Degree: BS in Advertising, San Jose State University
Residence: Ballard, Washington
Born in La Verne, California, Lisa Quinn attended San Jose State University where she pursued a BS in Advertising. After a car accident in 1991, she became a bicycling enthusiast. Quinn’s college job as a bike messenger foreshadowed her future transportation career.
Dressed all in black, Quinn met me at the Lockspot Cafe in Ballard. Over dinner, Lisa shared her fondness for the Northwest, Dick’s Brewing Ales, and her passion for transportation choices.
“Biking was how I got around, how I identified with my community…connected to a piece of metal,” says Lisa.
That connection perhaps explains why Lisa personifies her two red cruiser bikes as “Ruby” and “Rosie.” “Cruisers have to have names,” explains Quinn.
Discovering she couldn’t sell her sole for a pair of Nikes, Quinn looked for a career that was more inline with her beliefs. Quinn tells a story of a university field trip: “With six months left to graduate, we were required to visit an agency in San Francisco. I asked the account executive whether I could choose my accounts based on my values. He laughed. After that, I decided I’d always do work that I was passionate about.” Quinn has since become a professional transportation advocate. Her skills and knowledge of the transportation arena have landed her positions from Vancouver, British Columbia to Seattle to San Luis Obispo, California.
A friend inspired Lisa to look at a job with ALTRANS, a Transportation Management Association in Santa Clara, California. As Program Manager, she helped develop a universal bus pass for San Jose State University and managed the transportation program for two community colleges. After working at colleges and a transportation consulting firm in Palo Alto, Quinn moved to the Northwest to work as a Commute Trip Coordinator for the City of Tacoma.
Seattleites may recognize Quinn from her post as Public Information Specialist at the University of Washington Transportation Office. There, in 2003, with less than six months of planning, Quinn developed the Ride In The Rain commute challenge, modeled after Cascade’s successful Group Health Commute Challenge (which, in turn, was designed from Portland’s Bike Commute Challenge, produced by the Bicycle Transportation Alliance).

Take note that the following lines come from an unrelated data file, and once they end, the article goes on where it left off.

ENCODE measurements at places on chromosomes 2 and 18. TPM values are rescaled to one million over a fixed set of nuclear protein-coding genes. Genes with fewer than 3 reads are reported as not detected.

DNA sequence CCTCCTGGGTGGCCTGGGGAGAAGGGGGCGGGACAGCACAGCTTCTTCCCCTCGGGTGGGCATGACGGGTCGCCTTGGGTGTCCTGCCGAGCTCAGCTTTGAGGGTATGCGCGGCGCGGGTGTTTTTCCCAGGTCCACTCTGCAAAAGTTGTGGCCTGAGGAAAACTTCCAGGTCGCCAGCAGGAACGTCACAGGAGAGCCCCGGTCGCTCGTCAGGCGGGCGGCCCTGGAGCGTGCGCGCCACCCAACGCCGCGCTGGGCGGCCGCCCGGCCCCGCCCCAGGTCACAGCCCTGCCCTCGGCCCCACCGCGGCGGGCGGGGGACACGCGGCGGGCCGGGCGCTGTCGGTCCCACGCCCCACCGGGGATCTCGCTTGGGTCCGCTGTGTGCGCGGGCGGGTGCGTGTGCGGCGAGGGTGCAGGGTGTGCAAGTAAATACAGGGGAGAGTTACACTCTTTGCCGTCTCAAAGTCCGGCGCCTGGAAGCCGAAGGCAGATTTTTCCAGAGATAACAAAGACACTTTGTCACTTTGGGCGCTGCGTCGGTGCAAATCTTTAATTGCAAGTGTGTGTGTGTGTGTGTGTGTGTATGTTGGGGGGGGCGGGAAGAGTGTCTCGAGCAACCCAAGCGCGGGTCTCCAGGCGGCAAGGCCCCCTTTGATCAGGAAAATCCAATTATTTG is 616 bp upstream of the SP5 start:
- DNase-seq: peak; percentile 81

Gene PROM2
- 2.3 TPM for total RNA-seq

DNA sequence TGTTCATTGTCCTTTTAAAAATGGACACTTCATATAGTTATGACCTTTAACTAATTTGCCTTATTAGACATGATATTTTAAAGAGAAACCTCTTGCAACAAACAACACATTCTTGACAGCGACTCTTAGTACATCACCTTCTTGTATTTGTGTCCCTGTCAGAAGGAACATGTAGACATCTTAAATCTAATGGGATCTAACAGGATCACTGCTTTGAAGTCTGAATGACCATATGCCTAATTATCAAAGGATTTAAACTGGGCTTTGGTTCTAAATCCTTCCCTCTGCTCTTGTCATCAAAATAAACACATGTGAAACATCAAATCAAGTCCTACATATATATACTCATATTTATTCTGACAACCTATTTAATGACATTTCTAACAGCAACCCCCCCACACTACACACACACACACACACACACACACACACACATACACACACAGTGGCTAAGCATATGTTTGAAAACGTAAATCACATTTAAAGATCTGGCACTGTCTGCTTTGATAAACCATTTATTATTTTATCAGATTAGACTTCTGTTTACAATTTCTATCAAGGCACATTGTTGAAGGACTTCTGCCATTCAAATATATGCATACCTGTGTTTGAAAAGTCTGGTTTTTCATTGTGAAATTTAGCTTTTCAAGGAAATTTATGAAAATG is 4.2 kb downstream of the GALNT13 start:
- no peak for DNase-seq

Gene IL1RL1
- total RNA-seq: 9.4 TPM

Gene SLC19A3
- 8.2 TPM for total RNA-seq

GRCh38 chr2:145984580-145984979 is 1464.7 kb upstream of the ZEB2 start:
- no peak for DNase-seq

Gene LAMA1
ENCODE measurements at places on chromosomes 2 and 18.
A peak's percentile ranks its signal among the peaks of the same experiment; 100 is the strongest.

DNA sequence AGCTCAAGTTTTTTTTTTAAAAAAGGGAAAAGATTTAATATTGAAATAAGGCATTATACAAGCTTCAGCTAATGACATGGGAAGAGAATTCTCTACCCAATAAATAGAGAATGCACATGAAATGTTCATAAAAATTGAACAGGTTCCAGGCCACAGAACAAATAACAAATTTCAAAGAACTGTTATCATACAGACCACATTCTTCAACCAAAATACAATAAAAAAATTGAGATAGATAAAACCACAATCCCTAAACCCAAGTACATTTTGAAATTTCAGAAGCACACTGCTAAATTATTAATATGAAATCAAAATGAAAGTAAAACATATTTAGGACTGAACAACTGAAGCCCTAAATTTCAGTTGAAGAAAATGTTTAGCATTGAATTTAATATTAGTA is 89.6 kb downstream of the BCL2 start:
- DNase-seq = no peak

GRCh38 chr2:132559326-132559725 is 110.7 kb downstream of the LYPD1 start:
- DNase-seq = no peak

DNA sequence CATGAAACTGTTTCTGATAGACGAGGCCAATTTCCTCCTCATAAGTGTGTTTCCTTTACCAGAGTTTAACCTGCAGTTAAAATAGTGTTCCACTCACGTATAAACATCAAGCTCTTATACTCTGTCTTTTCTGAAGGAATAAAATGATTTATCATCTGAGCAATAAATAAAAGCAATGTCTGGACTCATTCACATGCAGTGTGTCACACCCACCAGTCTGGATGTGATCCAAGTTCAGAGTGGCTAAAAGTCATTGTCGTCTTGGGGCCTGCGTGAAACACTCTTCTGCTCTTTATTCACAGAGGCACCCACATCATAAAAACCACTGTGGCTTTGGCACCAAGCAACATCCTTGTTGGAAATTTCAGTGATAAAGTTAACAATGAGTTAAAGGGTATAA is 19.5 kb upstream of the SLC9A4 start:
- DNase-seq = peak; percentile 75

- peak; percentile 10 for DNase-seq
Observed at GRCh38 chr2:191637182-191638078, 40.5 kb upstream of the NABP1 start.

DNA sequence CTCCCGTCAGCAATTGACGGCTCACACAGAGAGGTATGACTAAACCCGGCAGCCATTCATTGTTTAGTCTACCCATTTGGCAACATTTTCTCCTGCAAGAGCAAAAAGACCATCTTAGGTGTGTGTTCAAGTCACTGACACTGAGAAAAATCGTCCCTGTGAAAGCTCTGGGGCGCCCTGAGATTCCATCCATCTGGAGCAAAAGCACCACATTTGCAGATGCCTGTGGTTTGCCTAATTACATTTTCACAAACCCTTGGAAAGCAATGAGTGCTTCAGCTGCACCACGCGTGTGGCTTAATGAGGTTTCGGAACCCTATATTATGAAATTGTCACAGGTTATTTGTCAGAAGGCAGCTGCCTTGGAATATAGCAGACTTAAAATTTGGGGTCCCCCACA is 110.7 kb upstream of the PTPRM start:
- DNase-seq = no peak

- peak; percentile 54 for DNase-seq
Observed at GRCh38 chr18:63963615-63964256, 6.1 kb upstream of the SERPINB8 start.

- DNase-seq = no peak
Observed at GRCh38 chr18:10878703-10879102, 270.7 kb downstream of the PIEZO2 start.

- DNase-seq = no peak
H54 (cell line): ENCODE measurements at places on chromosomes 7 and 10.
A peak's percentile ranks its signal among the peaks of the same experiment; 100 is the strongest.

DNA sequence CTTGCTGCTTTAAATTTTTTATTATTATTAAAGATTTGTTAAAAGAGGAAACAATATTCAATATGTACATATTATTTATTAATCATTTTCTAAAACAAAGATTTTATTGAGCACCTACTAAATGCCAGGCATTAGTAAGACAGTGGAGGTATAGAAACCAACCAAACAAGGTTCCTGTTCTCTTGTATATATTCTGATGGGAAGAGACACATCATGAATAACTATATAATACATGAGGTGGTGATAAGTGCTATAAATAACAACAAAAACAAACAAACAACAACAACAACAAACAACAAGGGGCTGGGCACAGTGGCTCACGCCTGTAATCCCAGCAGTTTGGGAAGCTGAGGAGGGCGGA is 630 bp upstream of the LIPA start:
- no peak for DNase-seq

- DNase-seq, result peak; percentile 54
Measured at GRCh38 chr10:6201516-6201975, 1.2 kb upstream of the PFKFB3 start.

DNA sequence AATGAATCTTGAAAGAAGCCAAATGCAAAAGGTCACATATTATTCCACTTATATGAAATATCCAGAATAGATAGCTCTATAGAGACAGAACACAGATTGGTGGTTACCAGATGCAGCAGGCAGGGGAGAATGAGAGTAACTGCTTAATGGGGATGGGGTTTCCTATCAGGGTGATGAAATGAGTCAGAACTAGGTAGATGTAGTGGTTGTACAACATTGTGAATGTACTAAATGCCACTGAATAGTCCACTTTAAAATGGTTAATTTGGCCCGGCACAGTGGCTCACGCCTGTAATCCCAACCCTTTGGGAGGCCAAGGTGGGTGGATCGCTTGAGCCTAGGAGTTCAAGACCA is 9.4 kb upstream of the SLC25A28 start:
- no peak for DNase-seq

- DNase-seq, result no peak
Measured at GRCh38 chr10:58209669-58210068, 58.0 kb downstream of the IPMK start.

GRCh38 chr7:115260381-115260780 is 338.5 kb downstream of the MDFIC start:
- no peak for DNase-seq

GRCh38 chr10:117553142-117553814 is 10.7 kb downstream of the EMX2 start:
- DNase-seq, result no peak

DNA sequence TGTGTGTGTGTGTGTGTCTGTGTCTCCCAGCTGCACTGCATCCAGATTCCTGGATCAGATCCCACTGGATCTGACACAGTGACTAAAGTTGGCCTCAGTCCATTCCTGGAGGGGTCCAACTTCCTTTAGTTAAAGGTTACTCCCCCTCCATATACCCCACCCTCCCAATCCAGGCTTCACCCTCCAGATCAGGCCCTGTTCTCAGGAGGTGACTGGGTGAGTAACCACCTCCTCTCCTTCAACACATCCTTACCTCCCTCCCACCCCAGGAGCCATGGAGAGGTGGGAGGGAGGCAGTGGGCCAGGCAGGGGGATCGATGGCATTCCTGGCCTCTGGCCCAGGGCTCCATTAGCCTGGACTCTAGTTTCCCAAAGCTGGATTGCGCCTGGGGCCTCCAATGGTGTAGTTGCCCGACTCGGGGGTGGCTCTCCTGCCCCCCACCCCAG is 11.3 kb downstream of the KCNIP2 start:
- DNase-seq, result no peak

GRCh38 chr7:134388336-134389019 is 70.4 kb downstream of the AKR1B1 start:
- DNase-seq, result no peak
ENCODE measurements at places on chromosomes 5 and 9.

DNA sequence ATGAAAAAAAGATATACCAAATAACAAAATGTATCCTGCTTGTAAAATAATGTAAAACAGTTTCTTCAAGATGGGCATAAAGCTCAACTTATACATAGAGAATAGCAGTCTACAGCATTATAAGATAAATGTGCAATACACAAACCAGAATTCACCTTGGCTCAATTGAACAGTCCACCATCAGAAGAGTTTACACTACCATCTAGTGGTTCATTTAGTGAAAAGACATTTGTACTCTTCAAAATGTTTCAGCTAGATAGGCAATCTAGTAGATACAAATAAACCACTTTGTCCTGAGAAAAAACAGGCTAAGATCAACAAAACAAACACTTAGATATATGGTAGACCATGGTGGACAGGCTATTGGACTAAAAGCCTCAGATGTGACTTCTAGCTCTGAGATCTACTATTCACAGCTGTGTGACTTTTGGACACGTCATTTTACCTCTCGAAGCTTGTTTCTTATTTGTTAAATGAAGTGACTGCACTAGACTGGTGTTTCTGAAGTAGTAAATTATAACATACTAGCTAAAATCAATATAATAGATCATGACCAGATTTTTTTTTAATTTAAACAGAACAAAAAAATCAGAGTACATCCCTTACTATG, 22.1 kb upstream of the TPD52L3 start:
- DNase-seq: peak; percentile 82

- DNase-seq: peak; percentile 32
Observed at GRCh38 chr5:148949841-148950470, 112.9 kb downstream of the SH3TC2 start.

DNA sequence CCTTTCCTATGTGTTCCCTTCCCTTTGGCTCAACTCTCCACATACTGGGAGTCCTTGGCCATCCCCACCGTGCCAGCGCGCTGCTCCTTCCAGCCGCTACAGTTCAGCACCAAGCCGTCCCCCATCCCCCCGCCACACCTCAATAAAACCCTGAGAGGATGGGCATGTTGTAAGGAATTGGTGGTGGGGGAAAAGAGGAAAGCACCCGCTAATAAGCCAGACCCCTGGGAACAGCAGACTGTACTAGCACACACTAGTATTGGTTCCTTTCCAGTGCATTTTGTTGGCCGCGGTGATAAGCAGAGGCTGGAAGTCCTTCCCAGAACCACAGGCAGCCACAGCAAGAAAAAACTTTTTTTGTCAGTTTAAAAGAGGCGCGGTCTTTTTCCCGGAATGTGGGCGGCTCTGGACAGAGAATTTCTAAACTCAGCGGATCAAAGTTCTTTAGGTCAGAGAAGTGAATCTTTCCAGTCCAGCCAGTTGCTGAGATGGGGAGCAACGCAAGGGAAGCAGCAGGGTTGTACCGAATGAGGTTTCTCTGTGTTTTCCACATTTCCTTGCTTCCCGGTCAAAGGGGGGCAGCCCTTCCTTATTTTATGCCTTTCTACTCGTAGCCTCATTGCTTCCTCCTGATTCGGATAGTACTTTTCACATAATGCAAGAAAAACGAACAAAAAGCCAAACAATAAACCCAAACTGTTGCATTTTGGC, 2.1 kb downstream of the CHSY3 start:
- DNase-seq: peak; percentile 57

Ride In The Rain tracks participants trips, miles and number of times riding in the rain. Participants are invited to a luncheon which included a fashion show, award ceremony and most recently added vendor expo. Team captains receive long-sleeve wicking t-shirts to encourage teams to register. 2007 marked the program’s fifth anniversary, and UW celebrated a record 777 riders on 92 teams and 82 lone riders. The event funding comes primarily from UW parking permits—“the people who drive fund people who bike” Quinn says, smiling. “I’m not opposed to user fees, like tolls. People pay user fees for water, phones, energy—why not transportation?”
“If cars weren’t so convenient, people would find value in walking and biking to work…to stores. It builds stronger communities,” explains Quinn.
After a short stint as Transportation Manager at Urban Mobility Group, Quinn moved to Vancouver, BC in 2005 to work as Program Coordinator for BEST (Better Environmentally Sound Transportation). There, she taught employers about transportation choices through training programs, including Bicycle 101 and Idle-Free, a program that encouraged drivers to turn off their engines at train crossings, bridges, and ferries. (Studies show that, after ten seconds, it takes less energy to re-start your engine than to keep it running.)
“My Executive Director at BEST was really inspiring. She was a great coach who lived life outside the box,” says Lisa. “I admire that.”
After managing the region’s Rideshare Program for the San Luis Obispo Council of Governments for two and half years, last month, Quinn returned to her ‘home’ of Seattle – to lead Feet First as Executive Director, replacing David Levinger who departed in 2007. The position requires Lisa’s skills, not only as a transportation manager, but as a personnel manager of four employees. She is excited to bring her interest and background in social marketing to her work as well.
“I’m looking to build the organization…diversify funding. I’d like to grow Safe Routes to Schools…help Seattle with its Pedestrian Master Plan,” confides Quinn. “The Mayor recognizes that no one wants sprawl, but no one wants too much density either…Designing active, accessible communities is important to people, especially when faced with an economic recession.”
Away from work, Lisa plays ultimate Frisbee, and she enjoys running and mountain biking. This month, she’ll race with her boyfriend in Pole Pedal Paddle in Bend, as well as take part in Bellingham’s Ski to Sea with her new women’s multi-sport team, Venus Envy.
These days, because her two bikes need repair, Quinn takes a bus from Ballard to Belltown. Embarrassed, Lisa admits that, after 17 years of cycling she has not learned to do her own basic bike maintenance. She says, blushing, she “leaves bike maintenance to the professionals…it supports local business.”
Founded in 1996, Feet First, a 501c3 non-profit, is an advocacy organization building walkable communities. Feet First helps people take simple steps to create better places to live, learn, shop, work, and play – a world that cares about health, community, and design. Learn more at www.feetfirst.info or call 206-652-2310.
Scott Marlow was marketing director for Cascade Bicycle Club from 2001 – 2005. Currently the Club record-holder for the shortest commute (under six-seconds), Marlow works from his home office in Ballard.
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